Strong leadership requires difficult conversations—even when they push you out of your comfort zone, Deborah Rowland writes in Harvard Business Review.
Rowland says her experience as a consultant and an executive at BBC Worldwide, PepsiCo, and Shell has taught her some hard truths about effective management. "In leadership roles the most important work often happens in the least comfortable spaces," she notes. And difficult conversations frequently "surface awkward facts [and] get to the source of organizational tensions," thereby helping to promote sound decision-making.
Yet many managers say they avoid difficult or awkward conversations because they are afraid of upsetting their colleagues. Most of the time, Rowland says the actual hesitation comes from "not being able to handle the conversation well."
Changing your approach
According to Rowland, there are four key ways leaders can improve their approach to difficult conversations.
Strive to see difficult conversations as a resource. Difficult conservations can improve performance by surfacing challenging, emotionally fraught issues, Rowland explains. For instance, one client she worked with recalls using a conversation about restructuring to gather important feedback and "build the levels of trust and openness among [her] team."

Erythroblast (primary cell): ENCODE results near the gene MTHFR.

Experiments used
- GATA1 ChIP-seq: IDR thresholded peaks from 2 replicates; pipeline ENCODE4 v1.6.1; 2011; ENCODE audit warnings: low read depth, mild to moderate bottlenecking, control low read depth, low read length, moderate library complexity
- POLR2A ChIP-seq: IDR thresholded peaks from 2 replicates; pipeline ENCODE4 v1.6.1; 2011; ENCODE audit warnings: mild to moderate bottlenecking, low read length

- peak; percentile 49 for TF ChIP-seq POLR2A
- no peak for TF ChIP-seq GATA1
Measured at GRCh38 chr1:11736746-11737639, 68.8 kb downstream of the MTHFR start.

Learn to regulate your emotional response. It is not possible, or healthy, for leaders to suppress their emotions completely. But leaders should strive to use their emotions in a constructive way to ensure they are heard.
Tell it like it is, with compassion. Leaders need to balance "advocacy with inquiry," Rowland writes. When a difficult conversation prompts resistance from members of a team, it is important to be clear that that a decision is final—while still being respectful.
Build a psychological safety net. Take extra steps to make sure team members are comfortable during difficult conversations, Rowland advises. One leader she worked with recalls using appreciation and discussion aids to gather feedback from a new team he had just joined. He said to the team, "You've got hundreds of years of experience between you. I've got none. I want you to help me understand what's going well and what's not going so well."
What is the takeaway, according to Rowland? "Safety is perilous, and difficulty is strengthening" (Rowland, Harvard Business Review, 4/8).
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